When a company asks lawyers to do this, it is essential that the attorneys’ work be protected by the attorney-client privilege, at least until such time as the company decides to share fruits of the investigation with prosecutors. If a company knew that everything learned or generated by its lawyers in the course of an internal investigation could be subject to seizure or forced disclosure to prosecutors, then companies would face a huge disincentive to start the process of conducting an internal investigation at all, since doing so could simply create a handy road map – and compelling evidence — for the prosecutor. In the United States, although the conduct of such an internal investigation poses a number of possible traps for the unwary, if the investigation is properly managed then the company can generally be assured that no prosecutor will get her hands on the fruits of its lawyers’ work unless and until the company specifically authorizes such disclosure. Matters are more complicated in Europe, however. For example, in-house counsel are generally not considered to be “attorneys” capable of generating a protectable professional privilege. And in some countries, such as France, the client does not necessarily have the power to “waive” the secret professionel (the rough equivalent of the attorney-client privilege) at all. Most notably—and most troublingly—recent court decisions in the UK and Germany have gone even further in making the results of lawyers’ internal investigations discoverable by prosecutors without the company’s consent. These decisions, if not reviewed or curtailed by legislation, will create huge disincentives to self-investigation, and hence to self-reporting. Continue reading

A Big Victory in the Emoluments Clause Litigation Against Trump–But Might It Be Too Big To Last? A Search for Limiting Principles…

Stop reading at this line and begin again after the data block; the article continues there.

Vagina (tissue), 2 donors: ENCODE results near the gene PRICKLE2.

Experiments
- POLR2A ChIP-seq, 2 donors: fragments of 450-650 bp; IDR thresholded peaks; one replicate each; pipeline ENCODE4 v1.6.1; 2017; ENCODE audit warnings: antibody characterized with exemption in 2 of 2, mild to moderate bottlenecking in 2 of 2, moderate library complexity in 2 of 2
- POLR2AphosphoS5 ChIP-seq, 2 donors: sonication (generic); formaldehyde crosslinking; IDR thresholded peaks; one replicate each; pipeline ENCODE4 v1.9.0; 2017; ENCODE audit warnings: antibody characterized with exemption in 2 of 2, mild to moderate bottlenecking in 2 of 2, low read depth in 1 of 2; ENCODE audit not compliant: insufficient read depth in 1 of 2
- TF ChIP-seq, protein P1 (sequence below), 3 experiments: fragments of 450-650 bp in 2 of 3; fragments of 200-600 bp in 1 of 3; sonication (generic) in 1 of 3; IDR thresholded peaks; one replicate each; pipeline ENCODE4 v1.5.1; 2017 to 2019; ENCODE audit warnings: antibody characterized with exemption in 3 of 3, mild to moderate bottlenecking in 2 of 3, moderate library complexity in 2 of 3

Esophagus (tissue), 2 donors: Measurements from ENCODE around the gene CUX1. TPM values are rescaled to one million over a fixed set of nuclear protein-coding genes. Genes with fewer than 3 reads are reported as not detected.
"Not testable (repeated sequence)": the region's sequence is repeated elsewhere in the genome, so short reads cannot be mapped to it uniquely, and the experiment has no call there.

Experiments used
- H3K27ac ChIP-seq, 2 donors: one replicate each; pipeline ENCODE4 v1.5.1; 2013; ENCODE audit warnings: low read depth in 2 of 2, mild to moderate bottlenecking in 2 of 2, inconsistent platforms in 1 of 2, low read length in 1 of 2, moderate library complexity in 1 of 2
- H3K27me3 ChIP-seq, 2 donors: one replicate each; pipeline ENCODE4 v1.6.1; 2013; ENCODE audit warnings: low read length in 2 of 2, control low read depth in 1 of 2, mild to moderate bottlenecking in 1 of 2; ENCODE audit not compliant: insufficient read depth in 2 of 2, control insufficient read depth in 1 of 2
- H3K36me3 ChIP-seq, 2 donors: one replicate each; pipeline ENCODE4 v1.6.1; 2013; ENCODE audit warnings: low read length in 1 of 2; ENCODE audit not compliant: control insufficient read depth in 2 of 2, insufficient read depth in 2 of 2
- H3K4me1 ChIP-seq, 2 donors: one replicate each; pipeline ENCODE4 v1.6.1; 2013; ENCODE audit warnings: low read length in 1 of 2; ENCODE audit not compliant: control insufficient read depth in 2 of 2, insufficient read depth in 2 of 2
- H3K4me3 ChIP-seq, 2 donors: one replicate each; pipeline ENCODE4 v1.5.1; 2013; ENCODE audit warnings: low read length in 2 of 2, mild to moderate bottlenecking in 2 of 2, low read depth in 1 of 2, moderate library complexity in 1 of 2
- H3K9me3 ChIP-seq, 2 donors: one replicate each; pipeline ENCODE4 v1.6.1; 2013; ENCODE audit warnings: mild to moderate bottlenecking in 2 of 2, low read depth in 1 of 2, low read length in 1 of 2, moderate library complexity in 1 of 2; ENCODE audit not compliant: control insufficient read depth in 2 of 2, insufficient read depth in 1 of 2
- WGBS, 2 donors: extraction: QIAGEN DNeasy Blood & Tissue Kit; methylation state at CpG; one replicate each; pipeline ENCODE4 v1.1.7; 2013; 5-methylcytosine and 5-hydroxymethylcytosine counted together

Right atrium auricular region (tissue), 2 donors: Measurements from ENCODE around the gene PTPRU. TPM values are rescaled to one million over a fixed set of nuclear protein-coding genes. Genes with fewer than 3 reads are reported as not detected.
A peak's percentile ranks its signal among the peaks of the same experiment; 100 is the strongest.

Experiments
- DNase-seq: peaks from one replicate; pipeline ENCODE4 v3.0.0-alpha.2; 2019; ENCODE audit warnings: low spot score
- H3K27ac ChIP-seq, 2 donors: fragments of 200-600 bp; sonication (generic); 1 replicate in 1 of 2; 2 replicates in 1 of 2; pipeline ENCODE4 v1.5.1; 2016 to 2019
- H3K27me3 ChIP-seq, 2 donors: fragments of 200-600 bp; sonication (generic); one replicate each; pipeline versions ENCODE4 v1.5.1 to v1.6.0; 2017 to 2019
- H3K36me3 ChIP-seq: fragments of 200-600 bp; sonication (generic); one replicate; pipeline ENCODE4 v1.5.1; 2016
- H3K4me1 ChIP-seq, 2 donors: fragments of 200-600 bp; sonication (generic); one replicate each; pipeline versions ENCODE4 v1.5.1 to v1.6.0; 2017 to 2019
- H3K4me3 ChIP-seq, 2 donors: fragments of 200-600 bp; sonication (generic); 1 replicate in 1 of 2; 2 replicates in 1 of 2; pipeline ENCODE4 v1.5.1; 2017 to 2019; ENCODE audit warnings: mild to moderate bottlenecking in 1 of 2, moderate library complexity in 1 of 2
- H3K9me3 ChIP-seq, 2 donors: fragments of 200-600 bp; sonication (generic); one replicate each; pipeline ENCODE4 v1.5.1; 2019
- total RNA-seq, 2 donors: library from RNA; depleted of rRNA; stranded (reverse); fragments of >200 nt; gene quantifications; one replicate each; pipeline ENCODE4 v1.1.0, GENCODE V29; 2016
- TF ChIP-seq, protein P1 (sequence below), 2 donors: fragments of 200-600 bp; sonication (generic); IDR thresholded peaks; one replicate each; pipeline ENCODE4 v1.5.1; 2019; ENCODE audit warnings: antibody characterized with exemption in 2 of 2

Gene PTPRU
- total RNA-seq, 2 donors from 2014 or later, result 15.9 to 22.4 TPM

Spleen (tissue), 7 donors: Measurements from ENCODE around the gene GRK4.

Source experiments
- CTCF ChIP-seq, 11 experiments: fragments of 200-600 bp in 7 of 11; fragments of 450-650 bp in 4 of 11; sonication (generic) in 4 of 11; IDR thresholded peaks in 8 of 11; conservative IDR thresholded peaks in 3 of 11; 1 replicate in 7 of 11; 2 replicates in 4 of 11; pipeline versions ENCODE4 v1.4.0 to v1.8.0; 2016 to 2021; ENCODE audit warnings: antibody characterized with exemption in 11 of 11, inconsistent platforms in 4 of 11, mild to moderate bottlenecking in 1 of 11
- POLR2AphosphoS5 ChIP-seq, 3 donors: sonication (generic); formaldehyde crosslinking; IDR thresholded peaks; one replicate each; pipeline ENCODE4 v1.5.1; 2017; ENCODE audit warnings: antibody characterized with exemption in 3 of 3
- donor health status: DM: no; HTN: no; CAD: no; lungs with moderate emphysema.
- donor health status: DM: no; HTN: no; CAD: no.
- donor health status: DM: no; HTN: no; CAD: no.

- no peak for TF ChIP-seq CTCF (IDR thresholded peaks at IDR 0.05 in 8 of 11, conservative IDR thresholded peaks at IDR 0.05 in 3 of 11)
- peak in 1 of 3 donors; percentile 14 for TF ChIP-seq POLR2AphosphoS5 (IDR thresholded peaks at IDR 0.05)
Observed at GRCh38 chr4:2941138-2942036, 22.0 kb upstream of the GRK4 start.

As many of our readers may already be aware, there was a significant and encouraging development last week in the litigation challenging President Trump’s ongoing business dealings with foreign and state governments as unconstitutional under the U.S. Constitution’s Foreign and Domestic Emoluments Clauses. For those readers who haven’t already been following this, here’s a quick synopsis. (Readers who have been following this issue can skip to the end of this bullet point list.)

  • Although President Trump claimed he would turn over his business operations to his sons Donald Jr. and Eric, in fact President Trump retains substantial interests in those businesses. Several of those businesses, particularly his hotels (and among those hotels, especially his DC hotel, located at a property leased from the federal government) do substantial amounts of business with representatives of foreign governments, as well as with state governments. Many people have argued that accepting foreign government or state government patronage at Trump hotels violates the Foreign and Domestic Emoluments Clauses, respectively. The Foreign Emoluments Clause states that “no Person holding any Office of Profit or Trust under [the United States] shall, without the consent of Congress, accept of any present, Emolument, Office, or Title, of any kind whatever, from any … foreign State.” In other words, no officer of the U.S. federal government can accept an “emolument” (whatever that is – more on this question in a moment) from a foreign government. The Domestic Emoluments Clause states that the President “shall not receive [during his term of office] any other Emolument [besides his official salary] from the United States, or any of them.” In other words, the federal government can’t provide any “emolument” to the President other than his official salary, nor can any state government provide any emolument to the President.
  • So, the argument goes, if a foreign government pays for rooms at a Trump hotel, which increases the Trump Organization’s profits and hence President Trump’s personal wealth, President Trump has received an “emolument” from a foreign state. Similarly, if a state government pays for rooms at a Trump hotel (or purchases other goods or services from a Trump business), the President is receiving an emolument from a state government. An additional violation of the Domestic Emoluments Clause may have occurred when the General Services Administration (GSA) (the federal government agency which is, in essence, the landlord for the Trump DC hotel) concluded that the Trump Organization could retain its lease even after Trump’s inauguration, despite the fact that the express terms of the lease appear to preclude this. The argument goes that in allowing the Trump Organization to keep its lease on the property, a federal government agency (in this case the GSA) had granted an “emolument” to the President, in violation of the Domestic Emoluments Clause.